“She had wanted to put her hands on something in this room to prove it; the dream had never permitted her to do so.”
Barnes, Djuna, and T. S. Eliot. Nightwood. New York: New Directions, 1961. Print. 68.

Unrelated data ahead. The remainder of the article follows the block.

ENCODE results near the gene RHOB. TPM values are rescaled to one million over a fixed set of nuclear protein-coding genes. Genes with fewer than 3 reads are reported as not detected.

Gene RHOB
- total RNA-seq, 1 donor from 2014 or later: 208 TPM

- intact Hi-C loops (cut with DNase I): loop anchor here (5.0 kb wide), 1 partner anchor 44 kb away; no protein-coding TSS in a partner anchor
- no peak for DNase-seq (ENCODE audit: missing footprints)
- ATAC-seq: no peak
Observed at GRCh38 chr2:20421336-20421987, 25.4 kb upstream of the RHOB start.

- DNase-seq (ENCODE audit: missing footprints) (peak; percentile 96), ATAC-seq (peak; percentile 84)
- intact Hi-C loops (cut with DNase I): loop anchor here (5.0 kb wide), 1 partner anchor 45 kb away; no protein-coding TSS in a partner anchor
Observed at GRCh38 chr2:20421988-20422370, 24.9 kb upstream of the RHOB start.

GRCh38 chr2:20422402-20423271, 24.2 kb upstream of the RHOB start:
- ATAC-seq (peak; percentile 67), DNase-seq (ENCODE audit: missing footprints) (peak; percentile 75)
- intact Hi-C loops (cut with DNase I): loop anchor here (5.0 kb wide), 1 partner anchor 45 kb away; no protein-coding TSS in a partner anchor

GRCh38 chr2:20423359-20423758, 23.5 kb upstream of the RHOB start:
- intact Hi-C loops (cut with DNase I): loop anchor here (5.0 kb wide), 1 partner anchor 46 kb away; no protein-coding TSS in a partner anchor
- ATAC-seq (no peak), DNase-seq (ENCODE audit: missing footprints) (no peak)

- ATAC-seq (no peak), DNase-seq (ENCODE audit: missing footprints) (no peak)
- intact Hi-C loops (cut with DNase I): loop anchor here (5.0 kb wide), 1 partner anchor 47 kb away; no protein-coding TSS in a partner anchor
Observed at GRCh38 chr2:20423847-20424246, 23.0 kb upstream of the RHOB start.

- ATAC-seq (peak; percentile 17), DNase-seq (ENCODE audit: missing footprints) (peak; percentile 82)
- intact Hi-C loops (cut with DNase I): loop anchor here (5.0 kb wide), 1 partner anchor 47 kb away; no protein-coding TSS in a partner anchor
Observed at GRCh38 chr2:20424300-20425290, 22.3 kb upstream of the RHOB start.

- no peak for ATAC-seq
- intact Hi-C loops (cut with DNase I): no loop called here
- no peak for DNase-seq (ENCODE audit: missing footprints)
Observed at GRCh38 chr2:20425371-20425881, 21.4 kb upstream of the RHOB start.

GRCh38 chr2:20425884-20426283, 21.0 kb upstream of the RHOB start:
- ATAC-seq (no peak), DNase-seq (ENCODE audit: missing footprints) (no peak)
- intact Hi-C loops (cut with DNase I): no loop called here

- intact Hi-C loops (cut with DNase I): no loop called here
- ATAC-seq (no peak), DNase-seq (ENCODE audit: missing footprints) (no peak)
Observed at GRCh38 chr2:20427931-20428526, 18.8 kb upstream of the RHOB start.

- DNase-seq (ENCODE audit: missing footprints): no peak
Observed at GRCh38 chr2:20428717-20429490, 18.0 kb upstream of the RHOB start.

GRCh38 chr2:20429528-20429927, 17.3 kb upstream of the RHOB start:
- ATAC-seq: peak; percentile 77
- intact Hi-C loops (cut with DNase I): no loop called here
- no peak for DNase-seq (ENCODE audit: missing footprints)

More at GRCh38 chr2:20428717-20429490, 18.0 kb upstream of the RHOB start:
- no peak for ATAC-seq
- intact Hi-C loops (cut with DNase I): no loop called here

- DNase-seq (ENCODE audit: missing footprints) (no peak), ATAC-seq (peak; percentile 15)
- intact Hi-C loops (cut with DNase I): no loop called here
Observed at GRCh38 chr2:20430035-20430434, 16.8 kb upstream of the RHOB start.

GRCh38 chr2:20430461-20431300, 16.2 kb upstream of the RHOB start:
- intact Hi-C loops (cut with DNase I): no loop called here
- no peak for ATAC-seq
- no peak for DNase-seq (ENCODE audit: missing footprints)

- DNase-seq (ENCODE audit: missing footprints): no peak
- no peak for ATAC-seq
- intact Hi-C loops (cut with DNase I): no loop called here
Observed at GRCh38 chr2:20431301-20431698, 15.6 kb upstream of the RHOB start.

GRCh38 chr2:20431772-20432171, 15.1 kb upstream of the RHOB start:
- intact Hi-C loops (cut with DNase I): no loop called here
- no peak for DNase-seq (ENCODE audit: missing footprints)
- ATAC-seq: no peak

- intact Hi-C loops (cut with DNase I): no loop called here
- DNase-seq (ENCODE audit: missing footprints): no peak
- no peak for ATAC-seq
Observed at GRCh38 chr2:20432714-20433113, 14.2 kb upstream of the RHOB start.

This section of the passage draws attention to the narrators inability to proceed with the action she wants to do. It’s reminiscent of Untouchable where Bakha wishes to speak out in the crowd, but feels something inside holding him back. It connects to other characters as well when we consider that when a character is forbidden from doing something, it only makes them want too more. In Portrait, many of Stevens desires are kept within, because the religious upbringing he has makes him feel shame for having them. Eventually, this causes him to rebel and only pursue the actions more.